The moon hung over a misty stage as veiled women emerged and wailed in grief at some unknown tragedy, foreshadowing the sorrow that was to come. This was the dramatic beginning to the new production of Federico García Lorca’s Blood Wedding, from a translation by Tanya Ronder, which is being staged at The Courtyard Theatre in East London.
Blood Wedding is a tragedy that unfolds over the course of what should be the most joyous of occasions, a beautiful wedding that brings two families together. The engagement and subsequent union of the Bride and Groom is meant to be a cause for celebration, but the surfacing of old emotions on both sides threatens to cast a shadow over the party as the Bride is confronted by a past love and the Groom’s Mother must face her grief over the death of her husband and other son.
The prospect of misfortune is hinted at by the near-constant presence of Death, who sometimes insinuates himself into the action to manipulate the fate of the wedding party, along with the Moon who becomes an excitable young girl. The magical realism of the Moon and Death’s characterization brings a fantastical quality to the work that makes it almost fable-like in its composition.
…Blood Wedding was certainly skilfully staged…
The drama played out on a set constructed from salvaged doors, designed by Francisco Rodriguez-Weil, with lighting by Paul Green that perfectly accentuated the tone of each scene, although it took a while for the excessive dry-ice to clear from the prologue and for the audience to be able to see some of the early scenes. Blood Wedding was certainly skilfully staged and the action moved along at a good pace in this one-act ninety-minute production, but the swiftness of the plot sometimes meant that characters’ actions and motivations seemed abrupt at times due to lack of development.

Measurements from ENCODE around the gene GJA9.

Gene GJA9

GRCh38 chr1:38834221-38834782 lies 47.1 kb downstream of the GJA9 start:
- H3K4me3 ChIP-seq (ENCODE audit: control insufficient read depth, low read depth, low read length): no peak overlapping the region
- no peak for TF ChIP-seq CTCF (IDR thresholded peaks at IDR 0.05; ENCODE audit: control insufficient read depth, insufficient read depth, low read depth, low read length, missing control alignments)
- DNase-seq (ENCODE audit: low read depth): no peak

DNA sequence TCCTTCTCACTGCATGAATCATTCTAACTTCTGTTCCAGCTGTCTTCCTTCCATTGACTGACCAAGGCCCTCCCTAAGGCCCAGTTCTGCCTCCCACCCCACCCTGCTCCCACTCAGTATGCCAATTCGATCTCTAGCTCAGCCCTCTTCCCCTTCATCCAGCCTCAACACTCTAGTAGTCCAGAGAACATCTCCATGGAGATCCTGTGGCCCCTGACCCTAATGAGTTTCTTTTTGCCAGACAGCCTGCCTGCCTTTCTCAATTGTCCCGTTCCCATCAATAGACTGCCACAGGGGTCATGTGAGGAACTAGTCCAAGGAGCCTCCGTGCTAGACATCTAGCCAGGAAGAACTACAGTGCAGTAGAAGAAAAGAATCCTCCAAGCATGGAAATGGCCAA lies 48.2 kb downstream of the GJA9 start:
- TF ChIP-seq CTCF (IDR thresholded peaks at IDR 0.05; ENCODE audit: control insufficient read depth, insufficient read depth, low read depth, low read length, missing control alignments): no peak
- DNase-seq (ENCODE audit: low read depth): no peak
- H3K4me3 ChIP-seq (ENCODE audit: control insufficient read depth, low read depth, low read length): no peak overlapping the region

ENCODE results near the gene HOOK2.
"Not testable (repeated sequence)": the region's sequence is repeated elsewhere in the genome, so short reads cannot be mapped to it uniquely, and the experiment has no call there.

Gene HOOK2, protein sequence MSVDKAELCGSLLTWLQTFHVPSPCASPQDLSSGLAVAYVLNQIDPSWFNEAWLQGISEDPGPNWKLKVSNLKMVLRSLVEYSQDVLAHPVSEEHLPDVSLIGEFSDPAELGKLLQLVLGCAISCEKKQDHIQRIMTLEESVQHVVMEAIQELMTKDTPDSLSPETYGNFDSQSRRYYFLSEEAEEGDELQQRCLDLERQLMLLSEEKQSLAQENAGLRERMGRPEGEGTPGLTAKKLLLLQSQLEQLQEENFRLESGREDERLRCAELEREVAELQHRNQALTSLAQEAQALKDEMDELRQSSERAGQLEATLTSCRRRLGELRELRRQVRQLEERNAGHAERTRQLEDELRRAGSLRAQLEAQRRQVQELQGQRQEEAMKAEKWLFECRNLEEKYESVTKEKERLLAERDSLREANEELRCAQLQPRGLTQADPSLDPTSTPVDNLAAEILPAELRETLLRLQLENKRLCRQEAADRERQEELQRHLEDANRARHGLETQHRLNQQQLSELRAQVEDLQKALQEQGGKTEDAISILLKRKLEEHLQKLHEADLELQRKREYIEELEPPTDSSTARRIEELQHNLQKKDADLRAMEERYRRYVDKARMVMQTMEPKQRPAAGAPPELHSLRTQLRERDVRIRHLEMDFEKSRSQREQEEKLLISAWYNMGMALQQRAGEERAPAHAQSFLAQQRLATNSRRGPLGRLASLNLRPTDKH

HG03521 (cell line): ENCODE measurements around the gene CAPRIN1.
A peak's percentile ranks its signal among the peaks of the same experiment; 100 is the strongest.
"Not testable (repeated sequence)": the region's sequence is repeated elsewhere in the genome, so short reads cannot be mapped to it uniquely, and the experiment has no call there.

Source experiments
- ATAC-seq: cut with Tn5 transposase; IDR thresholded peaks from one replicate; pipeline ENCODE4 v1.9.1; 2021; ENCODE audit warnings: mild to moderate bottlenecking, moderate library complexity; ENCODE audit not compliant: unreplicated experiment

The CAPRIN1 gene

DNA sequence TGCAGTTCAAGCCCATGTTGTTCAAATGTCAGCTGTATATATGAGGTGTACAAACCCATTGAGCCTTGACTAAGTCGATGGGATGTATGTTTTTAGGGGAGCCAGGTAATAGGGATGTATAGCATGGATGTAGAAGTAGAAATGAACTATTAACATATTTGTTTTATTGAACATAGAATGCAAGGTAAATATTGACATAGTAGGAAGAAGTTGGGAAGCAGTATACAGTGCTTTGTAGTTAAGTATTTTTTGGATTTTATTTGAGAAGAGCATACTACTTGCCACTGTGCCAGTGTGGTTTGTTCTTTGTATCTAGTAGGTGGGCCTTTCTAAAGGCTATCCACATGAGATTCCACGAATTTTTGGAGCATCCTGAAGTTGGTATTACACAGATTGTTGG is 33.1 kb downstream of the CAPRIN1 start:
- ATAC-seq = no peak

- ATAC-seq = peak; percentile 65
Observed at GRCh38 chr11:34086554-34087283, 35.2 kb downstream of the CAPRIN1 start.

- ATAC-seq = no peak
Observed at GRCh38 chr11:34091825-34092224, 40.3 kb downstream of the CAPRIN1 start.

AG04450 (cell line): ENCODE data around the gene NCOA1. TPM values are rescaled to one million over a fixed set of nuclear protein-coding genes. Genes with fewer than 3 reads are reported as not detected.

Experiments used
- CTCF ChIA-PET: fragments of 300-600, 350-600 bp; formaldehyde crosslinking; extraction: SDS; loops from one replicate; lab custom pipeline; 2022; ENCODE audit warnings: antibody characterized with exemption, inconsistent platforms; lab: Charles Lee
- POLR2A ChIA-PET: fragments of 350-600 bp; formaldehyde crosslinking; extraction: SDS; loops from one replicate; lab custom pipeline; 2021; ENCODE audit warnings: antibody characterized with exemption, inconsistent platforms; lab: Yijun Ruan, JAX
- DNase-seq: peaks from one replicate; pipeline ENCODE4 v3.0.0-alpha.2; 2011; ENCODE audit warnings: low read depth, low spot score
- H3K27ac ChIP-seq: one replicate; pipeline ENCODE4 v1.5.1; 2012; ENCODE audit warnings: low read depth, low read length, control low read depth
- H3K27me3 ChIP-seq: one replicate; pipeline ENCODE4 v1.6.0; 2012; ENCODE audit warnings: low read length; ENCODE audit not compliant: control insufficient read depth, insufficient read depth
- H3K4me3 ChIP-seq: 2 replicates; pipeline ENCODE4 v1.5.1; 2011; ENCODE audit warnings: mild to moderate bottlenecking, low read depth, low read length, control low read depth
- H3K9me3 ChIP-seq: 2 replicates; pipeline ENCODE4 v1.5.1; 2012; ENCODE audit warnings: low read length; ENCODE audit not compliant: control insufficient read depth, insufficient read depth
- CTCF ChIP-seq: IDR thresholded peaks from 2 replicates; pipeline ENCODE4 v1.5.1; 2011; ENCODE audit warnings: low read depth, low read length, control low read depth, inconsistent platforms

It was the women who were especially good in Blood Wedding. Cassidy Janson as the Servant gave an outstanding performance that contrasted comedic wit against maternal concern for the Bride. Elizabeth Menabny’s performance as Leonardo’s Wife was also very strong, and her heartbreak was palpable in her strained interactions with her husband as their marriage crumbled beneath them. Yet, it was hard to feel sympathy for the Bride’s dilemma as neither her relationship with the Groom or with Leonardo were particularly convincing. The Groom, on the other hand, was very earnest in his pursuit of the Bride and in his belief in the power of love to heal all past ills.
…family, bloodlines, revenge, and love…
The play tackles the grand themes of family, bloodlines, revenge, and love by using moments of humour to balance the tragedy. Bronagh Lagan’s new production is a simple story, effectively told. This is an interpretation of Blood Wedding that, despite some troubles, is definitely worth watching.
Blood Wedding at the Courtyard Theatre runs until the 16th November
Additional Sunday performances at 3:30pm on 3rd and 10th November *No Monday performances*
Ticket prices vary: £10 Previews 16th-20th October, £12-18 all other shows